March 22, 2018
Our 2017 fellow has worked on how Mexico’s Human Trafficking Laws Imprisons Women they Aim to Protect.
Katie Schlechter is a freelance print and radio journalist based in Mexico City. She reports on migration, LGBTQ issues, sex work, addiction, international law/policy as well as U.S. involvement in Latin America, past and present. Prior to freelance career, she completed her M.A. in Latin American and Caribbean Studies at New York University.
* Project Synopsis: Mexico’s current law against human trafficking is being used to round up women, mostly migrants from Central America, working in cantinas and/or doing sex work in the southern state of Chiapas. Critics argue that the law places these women into one of two rigid categories, victims of trafficking or traffickers of others, even when little evidence supports either designation. While the international press has largely oversimplified the issue and praised the law’s crackdown on sex trafficking, migrant women are being deported and sentenced to prison for crimes that they have not committed.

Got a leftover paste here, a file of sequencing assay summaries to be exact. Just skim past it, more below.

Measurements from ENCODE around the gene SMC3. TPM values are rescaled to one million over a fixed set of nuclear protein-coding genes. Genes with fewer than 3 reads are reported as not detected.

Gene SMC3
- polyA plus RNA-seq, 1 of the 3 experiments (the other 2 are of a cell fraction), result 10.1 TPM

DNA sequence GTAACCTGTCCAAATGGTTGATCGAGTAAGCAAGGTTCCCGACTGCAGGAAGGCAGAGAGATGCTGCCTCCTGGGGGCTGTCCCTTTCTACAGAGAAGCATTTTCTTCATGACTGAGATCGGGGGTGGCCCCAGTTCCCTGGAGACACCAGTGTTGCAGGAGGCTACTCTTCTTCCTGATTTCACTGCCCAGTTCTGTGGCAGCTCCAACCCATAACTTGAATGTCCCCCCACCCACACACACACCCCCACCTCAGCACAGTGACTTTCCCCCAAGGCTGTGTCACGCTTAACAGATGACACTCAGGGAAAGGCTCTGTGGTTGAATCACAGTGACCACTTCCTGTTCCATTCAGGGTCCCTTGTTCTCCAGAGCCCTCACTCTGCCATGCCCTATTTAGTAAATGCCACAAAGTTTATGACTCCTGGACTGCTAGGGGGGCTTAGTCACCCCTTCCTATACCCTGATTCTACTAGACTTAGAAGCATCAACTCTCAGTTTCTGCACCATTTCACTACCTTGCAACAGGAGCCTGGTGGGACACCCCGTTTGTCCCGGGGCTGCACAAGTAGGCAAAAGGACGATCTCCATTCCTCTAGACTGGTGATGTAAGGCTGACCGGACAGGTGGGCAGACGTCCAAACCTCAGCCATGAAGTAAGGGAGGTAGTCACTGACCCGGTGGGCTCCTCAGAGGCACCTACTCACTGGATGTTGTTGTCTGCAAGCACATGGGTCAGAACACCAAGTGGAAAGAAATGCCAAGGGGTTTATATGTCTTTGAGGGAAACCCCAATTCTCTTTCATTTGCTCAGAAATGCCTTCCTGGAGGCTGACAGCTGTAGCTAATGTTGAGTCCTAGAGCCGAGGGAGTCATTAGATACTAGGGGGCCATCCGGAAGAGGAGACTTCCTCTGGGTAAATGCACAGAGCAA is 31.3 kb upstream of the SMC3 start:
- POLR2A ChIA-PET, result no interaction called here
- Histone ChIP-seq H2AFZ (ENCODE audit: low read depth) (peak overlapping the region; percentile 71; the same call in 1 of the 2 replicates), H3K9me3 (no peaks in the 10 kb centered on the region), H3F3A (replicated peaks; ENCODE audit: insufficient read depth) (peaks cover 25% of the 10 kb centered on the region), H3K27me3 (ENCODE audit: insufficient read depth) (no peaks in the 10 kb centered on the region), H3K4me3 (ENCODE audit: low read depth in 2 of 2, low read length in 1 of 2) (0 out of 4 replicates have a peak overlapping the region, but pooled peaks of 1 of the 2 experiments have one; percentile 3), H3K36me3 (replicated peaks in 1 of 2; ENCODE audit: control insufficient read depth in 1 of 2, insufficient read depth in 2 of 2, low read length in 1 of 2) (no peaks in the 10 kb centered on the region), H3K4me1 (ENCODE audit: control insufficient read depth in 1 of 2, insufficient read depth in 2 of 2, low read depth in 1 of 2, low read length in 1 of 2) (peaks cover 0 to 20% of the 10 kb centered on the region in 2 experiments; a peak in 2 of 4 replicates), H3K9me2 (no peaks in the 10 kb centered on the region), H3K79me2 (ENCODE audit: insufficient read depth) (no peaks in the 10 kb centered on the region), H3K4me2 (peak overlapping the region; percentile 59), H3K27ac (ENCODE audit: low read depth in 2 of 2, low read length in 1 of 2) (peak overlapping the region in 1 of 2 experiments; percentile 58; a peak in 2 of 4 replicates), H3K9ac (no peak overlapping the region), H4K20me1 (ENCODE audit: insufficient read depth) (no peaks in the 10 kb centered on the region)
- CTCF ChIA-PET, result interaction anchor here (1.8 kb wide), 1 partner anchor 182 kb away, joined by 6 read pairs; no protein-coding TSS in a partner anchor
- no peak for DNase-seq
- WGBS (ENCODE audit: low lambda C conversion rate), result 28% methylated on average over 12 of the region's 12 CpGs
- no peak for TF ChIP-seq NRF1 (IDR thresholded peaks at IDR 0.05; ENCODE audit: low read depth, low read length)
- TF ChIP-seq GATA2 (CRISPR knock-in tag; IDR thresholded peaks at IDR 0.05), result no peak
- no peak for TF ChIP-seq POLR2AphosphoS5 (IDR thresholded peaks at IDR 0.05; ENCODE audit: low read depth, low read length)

*Committed Media Outlet: HuffPost
Works by Katie Schlechter:
Mexico’s Sex Trafficking Laws Are Hurting The People They’re Supposed To Protect, HuffPost, March 16, 2018